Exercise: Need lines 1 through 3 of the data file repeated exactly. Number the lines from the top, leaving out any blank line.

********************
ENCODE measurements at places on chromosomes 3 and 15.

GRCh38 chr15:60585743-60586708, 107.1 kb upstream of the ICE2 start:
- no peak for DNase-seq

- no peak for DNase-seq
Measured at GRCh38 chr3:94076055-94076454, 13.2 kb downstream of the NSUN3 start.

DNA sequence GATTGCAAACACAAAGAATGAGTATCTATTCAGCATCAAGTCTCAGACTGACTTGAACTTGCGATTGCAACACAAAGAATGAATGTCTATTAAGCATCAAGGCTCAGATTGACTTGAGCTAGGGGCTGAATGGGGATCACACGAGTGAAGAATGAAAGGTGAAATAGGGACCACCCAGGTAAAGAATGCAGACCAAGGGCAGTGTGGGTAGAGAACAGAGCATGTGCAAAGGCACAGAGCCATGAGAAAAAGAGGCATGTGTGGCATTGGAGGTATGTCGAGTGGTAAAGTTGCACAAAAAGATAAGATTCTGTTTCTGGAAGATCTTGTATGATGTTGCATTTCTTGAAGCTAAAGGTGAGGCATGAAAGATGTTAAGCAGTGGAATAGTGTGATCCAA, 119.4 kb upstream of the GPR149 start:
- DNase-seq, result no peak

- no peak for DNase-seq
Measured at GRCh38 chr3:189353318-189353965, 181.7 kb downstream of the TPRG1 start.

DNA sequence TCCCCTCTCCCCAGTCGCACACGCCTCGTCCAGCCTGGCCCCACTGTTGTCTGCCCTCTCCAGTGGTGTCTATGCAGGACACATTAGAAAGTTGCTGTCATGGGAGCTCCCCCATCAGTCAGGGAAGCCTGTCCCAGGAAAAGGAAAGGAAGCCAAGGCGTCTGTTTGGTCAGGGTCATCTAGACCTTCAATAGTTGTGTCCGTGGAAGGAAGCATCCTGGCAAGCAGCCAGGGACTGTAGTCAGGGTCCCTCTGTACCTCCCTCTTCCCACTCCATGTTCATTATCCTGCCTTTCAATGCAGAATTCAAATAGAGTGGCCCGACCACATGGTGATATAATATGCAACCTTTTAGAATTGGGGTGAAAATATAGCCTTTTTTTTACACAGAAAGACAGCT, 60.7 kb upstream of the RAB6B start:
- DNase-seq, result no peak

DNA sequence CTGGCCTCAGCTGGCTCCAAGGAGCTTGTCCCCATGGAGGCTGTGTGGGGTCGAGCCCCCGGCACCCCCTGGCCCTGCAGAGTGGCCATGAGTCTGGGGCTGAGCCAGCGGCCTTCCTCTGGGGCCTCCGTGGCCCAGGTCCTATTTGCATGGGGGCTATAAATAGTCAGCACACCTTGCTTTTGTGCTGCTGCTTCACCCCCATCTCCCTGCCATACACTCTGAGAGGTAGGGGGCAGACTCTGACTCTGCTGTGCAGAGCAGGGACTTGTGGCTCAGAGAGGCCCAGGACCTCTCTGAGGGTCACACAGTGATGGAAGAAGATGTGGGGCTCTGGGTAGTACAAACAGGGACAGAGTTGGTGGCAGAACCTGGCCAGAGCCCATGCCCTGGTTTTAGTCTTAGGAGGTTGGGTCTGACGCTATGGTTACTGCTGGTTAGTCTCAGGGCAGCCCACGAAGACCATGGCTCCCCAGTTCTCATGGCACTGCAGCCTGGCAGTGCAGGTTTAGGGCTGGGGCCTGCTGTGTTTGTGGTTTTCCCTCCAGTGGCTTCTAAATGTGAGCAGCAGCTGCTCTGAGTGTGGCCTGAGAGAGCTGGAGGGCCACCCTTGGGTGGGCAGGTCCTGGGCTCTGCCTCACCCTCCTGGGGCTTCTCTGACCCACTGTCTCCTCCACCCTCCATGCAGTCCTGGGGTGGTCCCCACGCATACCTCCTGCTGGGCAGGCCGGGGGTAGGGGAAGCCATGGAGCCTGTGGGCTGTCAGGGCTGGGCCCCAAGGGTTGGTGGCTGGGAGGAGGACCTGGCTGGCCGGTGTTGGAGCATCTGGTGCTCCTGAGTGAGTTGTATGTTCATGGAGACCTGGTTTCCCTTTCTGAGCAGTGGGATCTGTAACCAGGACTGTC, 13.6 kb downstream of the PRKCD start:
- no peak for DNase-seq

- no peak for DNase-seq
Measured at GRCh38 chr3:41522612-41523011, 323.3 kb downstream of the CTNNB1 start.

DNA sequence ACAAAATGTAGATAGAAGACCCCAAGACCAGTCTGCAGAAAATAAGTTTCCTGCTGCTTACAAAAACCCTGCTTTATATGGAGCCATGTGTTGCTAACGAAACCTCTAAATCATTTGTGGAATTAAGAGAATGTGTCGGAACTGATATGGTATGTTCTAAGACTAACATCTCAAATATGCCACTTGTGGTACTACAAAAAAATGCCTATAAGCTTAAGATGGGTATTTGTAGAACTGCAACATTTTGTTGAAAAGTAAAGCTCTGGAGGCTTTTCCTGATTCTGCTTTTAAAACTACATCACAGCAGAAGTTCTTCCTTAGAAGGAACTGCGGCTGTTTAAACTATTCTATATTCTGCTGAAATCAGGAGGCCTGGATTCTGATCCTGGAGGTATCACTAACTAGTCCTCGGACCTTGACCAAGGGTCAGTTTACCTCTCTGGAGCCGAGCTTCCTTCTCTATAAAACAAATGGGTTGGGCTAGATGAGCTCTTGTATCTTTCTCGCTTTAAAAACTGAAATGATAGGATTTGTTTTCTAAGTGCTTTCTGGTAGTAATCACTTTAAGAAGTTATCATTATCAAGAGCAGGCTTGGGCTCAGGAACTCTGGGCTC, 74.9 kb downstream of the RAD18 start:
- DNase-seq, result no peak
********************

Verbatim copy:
ENCODE measurements at places on chromosomes 3 and 15.

GRCh38 chr15:60585743-60586708, 107.1 kb upstream of the ICE2 start:
- no peak for DNase-seq